Tuesday, March 24, 2009

Art Battles is Victorious

We’re all familiar with the phrase work-in-progress. Regardless of how and to what it’s applied it consistently connotes incomplete, unfinished, ill-suited for public consumption. We don’t read books before they’re bound or hear songs before they’re recorded, we barely look at a Facebook photo before it’s been cropped, resized and retouched. Our role is often limited to viewer of the polished product, not voyeur to the process; they never let us watch.

This is the appeal of Art Battles, a freestyle art competition that is uniquely reliant on audience participation and approval. At Art Battles, creation is celebrated and transformation encouraged. And while the final product determines the winner, the entertainment relies on the interim.

I attended my second Art Battles Friday night at Le Poisson Rouge. My first was about 4 years ago. It was held at a random empty space in Soho, music was playing though a DJ may or may not have been present, they were serving cold beers out of a cooler.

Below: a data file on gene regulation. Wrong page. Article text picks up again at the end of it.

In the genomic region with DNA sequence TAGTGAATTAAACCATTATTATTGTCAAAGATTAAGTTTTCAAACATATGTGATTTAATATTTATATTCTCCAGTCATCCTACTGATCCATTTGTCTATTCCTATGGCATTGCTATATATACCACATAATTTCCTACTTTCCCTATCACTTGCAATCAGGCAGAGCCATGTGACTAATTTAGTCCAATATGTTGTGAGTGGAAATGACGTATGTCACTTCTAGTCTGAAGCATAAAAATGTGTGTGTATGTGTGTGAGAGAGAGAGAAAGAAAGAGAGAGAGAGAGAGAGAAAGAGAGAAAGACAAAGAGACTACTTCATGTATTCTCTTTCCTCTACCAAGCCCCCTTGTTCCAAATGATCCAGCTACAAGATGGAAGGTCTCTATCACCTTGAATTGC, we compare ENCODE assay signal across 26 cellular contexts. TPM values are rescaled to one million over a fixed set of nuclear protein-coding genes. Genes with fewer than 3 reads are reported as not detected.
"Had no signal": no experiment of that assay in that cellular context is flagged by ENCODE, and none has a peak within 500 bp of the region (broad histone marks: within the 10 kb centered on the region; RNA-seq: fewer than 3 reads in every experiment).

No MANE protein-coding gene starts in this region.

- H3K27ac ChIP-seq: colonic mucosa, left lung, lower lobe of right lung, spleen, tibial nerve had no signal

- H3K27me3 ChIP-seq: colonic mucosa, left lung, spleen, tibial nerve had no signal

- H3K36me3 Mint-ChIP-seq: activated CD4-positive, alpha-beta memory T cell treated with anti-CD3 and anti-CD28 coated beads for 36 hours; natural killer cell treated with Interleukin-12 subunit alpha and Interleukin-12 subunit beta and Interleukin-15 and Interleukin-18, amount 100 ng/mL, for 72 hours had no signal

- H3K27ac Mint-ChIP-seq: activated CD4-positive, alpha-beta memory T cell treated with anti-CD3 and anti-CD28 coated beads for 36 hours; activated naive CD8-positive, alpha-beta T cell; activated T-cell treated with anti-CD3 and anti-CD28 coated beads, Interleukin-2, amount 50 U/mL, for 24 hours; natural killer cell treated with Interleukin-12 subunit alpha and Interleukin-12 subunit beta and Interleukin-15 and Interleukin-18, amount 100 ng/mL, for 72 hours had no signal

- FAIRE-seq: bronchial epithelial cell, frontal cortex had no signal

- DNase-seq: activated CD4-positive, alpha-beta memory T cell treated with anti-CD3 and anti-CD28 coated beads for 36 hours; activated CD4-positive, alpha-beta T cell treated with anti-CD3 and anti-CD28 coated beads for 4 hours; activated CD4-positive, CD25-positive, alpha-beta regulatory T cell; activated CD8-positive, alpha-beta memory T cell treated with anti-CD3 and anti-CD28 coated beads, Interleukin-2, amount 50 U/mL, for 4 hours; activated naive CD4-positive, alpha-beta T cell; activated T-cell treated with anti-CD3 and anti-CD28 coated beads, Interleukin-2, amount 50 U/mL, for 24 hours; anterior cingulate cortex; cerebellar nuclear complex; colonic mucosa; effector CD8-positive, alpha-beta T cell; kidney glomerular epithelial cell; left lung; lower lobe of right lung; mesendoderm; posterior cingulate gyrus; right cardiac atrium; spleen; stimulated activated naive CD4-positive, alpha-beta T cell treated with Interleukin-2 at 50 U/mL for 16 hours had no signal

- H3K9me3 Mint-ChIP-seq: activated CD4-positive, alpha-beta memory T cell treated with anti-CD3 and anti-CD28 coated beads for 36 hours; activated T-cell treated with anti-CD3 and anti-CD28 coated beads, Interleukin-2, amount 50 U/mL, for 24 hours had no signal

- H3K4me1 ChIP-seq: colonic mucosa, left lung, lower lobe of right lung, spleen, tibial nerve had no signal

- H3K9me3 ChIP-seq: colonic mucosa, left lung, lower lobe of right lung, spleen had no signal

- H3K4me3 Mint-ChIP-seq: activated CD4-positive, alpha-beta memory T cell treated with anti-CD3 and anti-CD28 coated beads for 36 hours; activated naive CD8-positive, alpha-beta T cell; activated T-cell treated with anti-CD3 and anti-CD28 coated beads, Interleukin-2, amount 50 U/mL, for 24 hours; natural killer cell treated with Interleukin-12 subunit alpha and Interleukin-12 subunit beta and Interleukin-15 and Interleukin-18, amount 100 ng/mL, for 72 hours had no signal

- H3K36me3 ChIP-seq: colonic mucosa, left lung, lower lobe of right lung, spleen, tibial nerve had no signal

Nearly half a decade and an MTV special later, Art Battles has raised its' profile. This time, DJ Jus Ske hit the ones-and-twos and Danny Simmons--creator of Def Poetry Jam--MC’ed. Though apart from that and the venue swap, not much has changed. The formula doesn’t need much tweaking.

During Round One, entitled KongZilla, NYC-based artist and Art Battles creator Sean Bono battled three unknowns to determine who would advance to the finals. The artists were provided a live model as well as cardboard cut-outs of both King Kong and Godzilla. They each created their own vastly diverse interpretations of the male/female struggle as the equally diverse audience looked on.

With a colorful celebration of the female model, NYC-native and University of the Arts graduate, Andre “Dre” Trenier, advanced to Round Two. There he battled the most recently victorious Art Battles alum, Leif McIlwaine, an “aerosol artist” from Salt Lake City. The two went head-to-head on large black-and-white canvases and freestyled into the night.

By the time they were done a divided audience was unable to determine a winner, a sudden-death over time ensued, taking us well past 2 a.m. I believe a victor was eventually determined, but I can’t even recall who it was. Once you’re involved in the process, you become far less concerned with how it turns out. You’ve already gotten your fix.

Final Word: For more information on Art Battles visit their website. Images on this post have been provided by KirillWasHere.

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